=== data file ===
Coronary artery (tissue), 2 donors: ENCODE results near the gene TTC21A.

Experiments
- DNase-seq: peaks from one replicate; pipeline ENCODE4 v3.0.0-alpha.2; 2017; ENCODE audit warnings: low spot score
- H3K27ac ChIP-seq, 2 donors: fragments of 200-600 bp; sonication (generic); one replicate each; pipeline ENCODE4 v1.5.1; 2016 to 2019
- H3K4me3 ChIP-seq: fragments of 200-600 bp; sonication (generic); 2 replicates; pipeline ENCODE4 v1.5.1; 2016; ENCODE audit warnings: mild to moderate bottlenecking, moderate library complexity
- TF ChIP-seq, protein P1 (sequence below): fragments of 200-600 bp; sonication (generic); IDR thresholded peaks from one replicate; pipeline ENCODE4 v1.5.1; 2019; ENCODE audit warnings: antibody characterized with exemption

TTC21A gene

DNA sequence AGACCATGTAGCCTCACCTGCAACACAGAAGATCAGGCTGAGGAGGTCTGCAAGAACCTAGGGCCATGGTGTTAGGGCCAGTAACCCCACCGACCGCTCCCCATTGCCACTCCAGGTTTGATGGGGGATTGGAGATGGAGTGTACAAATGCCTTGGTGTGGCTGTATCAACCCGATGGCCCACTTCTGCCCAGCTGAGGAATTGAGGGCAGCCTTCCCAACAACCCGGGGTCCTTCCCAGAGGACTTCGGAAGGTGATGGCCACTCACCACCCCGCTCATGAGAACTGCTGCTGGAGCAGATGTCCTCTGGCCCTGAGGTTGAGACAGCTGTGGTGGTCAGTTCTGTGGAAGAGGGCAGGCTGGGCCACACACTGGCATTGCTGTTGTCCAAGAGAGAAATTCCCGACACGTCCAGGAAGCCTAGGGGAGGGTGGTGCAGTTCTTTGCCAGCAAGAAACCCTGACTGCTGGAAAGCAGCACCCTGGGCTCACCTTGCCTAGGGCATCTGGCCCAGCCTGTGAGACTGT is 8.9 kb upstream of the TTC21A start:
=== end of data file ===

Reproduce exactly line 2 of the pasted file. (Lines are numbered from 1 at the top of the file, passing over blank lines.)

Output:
Experiments